Arthur Russell Net Worth

How much was Arthur Russell worth?

Net Worth:$2 Million
Profession:Professional Cellist
Date of Birth:May 21, 1951
Country:United States of America

About Arthur Russell

The music of Arthur Russell, a New York-based artist who simultaneously studied classical cello and downtown disco, is multifaceted and simultaneously easy to understand and challenging to master. Russell created a sizable body of music between the 1970s and 1980s.

The only solo albums he published during his lifetime were 2424 Music (1982, as Dinosaur L), Tower of Meaning (1983), and World of Echo (1986). He also released a variety of underground dance singles under aliases like Dinosaur L and Indian Ocean. Russell’s work was widely disregarded in his lifetime, but since his AIDS-related death in 1992, it has gained more and more clout.

American cellist, composer, producer, singer, and musician Arthur Russell had an estimated net worth of $2 million dollars at the time of his death, in 1992. Russell was known for exploring many styles of music in his short lived career.

Born in: 1952, Oskaloosa, Iowa
Died: April 4, 1992, New York City, New York
Key Albums:World of Echo (1986), Another Thought (1994)

Young Years

Russell, who was born Charles Arthur Russell in Oskaloosa, started out by learning the piano by ear. He took up the cello, his mother’s instrument, and joined the middle school orchestra.

Russell relocated to San Francisco in 1970 to enroll in the city’s music conservatory. Later, he resided in a Buddhist community and attended the Ali Akbar College of Music to study North Indian music. There, he met Allen Ginsberg, a beat poet, with whom Russell would work and provide live musical accompaniment for Ginsberg’s readings.

Russell relocated to New York in 1973 to pursue linguistics at Columbia University and composition at the Manhattan School of Music. Russell’s musical output at this time tended to fall into two categories: folk song and contemporary composition. In researching the latter, he stumbled across a young Philip Glass, who was just beginning to establish himself as a minimalist icon at the time. “this was a guy who could sit down with a cello and sing with it in a way that no one on this earth has ever done before, or will do again.” Glass would later say of Russell’s playing.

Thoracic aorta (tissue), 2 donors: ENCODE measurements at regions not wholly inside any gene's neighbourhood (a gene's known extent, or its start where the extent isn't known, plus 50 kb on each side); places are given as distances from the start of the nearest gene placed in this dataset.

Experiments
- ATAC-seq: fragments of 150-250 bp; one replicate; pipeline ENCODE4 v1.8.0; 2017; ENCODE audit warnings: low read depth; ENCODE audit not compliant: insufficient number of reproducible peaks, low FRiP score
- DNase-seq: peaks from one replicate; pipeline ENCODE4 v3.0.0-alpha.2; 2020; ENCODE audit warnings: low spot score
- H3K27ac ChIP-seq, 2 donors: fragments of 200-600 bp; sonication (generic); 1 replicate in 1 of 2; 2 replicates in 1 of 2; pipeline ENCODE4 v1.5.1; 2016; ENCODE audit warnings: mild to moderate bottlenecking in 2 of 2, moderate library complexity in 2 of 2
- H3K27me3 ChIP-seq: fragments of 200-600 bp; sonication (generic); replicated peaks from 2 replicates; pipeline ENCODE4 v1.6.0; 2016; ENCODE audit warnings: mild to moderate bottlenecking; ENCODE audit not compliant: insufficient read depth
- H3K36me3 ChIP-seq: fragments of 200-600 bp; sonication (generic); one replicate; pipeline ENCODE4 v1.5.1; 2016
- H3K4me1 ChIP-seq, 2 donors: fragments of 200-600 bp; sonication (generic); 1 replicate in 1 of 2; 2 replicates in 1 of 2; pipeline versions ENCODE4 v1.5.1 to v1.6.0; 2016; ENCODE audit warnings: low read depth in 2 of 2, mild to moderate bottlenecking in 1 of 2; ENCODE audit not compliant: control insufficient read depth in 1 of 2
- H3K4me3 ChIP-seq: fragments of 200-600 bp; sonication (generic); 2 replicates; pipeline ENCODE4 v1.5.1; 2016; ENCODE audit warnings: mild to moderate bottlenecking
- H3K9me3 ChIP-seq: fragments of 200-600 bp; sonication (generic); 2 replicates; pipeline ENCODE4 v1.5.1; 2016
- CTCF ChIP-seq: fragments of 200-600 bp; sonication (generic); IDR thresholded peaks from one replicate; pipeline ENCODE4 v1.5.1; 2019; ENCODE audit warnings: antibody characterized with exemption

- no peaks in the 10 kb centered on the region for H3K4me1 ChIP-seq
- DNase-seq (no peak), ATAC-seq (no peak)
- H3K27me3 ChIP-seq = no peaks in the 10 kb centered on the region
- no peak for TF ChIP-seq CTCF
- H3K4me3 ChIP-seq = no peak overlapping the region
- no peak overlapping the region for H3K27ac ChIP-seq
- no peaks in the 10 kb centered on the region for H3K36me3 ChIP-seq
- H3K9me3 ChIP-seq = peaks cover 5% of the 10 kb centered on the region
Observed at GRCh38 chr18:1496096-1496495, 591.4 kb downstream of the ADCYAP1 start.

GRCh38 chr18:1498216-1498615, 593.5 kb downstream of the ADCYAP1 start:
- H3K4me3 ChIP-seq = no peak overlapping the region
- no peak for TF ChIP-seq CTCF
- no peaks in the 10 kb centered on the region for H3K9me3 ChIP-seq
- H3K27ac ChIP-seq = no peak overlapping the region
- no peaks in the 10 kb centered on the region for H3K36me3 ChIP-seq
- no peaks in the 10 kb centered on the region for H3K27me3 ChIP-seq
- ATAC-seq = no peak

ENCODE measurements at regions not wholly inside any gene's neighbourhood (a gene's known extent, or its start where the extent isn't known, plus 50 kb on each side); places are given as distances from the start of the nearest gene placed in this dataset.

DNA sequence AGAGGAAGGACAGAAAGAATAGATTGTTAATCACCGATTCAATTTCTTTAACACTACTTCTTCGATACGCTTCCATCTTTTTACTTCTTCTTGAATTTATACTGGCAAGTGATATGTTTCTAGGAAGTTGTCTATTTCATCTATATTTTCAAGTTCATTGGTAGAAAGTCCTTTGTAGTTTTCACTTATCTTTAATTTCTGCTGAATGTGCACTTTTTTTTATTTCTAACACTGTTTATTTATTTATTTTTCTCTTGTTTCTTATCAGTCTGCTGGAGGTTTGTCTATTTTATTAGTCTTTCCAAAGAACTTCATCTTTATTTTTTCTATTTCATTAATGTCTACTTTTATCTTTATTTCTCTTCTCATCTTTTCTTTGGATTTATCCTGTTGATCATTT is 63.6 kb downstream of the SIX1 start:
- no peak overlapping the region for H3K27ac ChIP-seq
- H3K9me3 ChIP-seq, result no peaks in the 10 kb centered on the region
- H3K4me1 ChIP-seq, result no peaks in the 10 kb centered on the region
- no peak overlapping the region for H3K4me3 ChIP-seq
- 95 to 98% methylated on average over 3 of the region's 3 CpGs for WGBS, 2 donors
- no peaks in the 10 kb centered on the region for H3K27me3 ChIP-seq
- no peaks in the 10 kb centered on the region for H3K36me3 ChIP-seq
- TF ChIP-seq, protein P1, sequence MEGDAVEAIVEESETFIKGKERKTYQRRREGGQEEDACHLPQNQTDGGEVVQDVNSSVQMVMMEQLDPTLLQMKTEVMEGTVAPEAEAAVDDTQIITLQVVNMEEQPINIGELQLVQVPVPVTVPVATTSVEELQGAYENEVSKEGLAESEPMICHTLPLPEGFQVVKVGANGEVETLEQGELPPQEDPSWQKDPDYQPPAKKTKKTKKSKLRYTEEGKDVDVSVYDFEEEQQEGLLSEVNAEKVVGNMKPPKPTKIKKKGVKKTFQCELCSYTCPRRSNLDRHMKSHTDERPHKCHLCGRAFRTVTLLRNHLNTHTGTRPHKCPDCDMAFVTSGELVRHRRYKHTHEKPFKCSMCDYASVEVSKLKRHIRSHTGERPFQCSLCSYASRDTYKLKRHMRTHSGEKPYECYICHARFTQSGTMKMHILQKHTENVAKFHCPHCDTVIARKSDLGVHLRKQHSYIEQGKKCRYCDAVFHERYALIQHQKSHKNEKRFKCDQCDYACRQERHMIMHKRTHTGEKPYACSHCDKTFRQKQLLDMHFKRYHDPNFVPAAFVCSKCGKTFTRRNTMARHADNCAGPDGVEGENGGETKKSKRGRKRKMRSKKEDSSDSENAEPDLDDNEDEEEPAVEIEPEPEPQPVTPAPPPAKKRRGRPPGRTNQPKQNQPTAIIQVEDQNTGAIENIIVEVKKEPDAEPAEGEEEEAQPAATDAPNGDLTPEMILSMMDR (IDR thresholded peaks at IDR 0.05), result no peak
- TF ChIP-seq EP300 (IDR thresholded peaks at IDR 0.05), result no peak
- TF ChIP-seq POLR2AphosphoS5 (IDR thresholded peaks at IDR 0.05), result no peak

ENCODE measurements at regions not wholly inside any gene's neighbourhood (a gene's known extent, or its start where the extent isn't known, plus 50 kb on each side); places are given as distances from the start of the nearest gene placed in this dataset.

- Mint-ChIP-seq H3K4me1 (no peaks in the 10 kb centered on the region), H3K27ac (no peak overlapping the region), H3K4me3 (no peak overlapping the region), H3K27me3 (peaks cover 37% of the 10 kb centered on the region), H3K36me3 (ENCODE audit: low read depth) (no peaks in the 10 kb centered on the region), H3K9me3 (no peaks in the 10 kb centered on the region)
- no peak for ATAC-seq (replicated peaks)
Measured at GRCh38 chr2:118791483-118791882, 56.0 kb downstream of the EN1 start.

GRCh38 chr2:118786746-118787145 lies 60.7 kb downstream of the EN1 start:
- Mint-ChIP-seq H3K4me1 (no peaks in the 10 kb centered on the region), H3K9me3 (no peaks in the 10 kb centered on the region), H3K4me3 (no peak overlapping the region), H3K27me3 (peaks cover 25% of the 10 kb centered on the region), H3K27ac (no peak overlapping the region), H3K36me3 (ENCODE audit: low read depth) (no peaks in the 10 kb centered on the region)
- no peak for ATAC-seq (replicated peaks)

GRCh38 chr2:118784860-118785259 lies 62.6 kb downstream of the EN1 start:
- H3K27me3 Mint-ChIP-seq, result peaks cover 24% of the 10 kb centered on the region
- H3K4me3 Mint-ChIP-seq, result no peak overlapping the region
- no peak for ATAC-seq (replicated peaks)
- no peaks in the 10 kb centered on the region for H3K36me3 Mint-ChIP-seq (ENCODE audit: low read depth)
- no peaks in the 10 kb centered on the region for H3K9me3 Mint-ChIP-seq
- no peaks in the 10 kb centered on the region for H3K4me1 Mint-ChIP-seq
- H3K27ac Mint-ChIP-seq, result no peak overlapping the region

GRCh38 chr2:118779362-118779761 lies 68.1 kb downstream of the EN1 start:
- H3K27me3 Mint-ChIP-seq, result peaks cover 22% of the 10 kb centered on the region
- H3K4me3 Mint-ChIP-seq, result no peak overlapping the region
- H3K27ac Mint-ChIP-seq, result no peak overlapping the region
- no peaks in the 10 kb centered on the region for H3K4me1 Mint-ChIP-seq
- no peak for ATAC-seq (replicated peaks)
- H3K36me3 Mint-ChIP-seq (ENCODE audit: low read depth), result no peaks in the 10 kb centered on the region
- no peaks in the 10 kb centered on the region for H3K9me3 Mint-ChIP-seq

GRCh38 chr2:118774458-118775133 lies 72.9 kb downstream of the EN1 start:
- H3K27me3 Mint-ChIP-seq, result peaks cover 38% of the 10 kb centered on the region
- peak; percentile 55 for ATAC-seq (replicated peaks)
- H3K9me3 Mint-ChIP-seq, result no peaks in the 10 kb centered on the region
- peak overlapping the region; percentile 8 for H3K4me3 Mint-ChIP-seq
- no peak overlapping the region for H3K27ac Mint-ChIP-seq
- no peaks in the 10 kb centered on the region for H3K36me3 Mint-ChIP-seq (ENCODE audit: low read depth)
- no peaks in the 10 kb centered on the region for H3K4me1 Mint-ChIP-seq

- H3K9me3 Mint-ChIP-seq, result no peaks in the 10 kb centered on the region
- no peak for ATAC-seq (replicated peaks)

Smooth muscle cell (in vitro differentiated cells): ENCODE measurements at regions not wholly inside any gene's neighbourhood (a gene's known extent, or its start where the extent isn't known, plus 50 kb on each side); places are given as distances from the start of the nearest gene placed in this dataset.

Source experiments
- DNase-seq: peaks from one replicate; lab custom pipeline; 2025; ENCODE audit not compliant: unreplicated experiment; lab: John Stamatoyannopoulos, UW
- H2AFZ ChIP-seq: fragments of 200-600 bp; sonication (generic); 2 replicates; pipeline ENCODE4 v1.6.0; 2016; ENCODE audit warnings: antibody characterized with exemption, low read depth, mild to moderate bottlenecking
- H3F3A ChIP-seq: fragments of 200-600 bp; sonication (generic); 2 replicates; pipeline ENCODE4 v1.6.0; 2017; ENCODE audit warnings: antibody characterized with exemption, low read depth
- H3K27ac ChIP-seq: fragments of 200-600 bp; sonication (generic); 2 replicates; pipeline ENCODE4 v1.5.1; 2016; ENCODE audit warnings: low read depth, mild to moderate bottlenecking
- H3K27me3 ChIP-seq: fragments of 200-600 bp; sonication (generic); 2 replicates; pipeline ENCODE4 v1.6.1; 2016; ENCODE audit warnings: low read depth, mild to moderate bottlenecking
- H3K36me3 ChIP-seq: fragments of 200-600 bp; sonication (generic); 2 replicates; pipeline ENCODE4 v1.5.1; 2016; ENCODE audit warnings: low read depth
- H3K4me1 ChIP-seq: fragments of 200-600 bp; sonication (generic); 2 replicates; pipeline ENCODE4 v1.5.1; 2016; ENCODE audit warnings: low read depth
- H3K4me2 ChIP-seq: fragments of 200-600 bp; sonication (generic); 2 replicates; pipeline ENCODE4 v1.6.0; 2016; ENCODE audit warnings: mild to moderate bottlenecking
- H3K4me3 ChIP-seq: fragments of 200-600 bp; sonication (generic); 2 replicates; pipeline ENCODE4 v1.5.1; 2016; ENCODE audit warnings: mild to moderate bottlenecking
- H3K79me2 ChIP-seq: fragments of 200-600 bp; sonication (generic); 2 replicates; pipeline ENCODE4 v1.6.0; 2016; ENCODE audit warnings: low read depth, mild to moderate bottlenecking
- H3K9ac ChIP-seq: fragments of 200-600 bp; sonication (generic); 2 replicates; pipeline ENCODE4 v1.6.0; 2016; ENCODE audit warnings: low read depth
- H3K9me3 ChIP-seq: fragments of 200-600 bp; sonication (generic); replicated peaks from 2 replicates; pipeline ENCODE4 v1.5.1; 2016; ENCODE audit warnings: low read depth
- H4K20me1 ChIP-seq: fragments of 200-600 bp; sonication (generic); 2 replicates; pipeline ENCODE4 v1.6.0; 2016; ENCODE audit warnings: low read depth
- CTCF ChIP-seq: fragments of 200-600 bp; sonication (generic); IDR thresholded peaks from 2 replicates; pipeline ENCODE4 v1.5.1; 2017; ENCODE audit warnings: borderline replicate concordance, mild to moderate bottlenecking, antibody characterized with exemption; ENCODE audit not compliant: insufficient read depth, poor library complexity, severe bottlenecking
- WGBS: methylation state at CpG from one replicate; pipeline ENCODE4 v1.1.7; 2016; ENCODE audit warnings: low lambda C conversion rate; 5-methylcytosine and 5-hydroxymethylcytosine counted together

Through Glass, Russell and David Byrne connected in 1974, and Byrne attempted to persuade Russell to join his fledgling endeavor—a band that would eventually take the name Talking Heads. In a 1987 interview with Melody Maker, Russell recalled that the band had only a trio at first and was looking for a fourth member. “We grew close, but I ultimately decided against joining the band. They all attended art school and enjoyed dressing stoically and coolly. That was never my thing. At the time, I was from the music industry and had long hair. I believe I may have had a significant impact on the Talking Heads song “I Zimbra” from the album Life During Wartime. There is a phrase on that same song that reads, “This ain’t no disco!” Which I misinterpreted as David stating, “Disco sucks!” at the moment. That was really personal to me.”

Russell developed a growing love with disco while frequenting New York’s underground gay clubs. He made a connection that few others at the time did: disco’s repetitious rhythms matched both the minimalism of modern music and Indian ragas.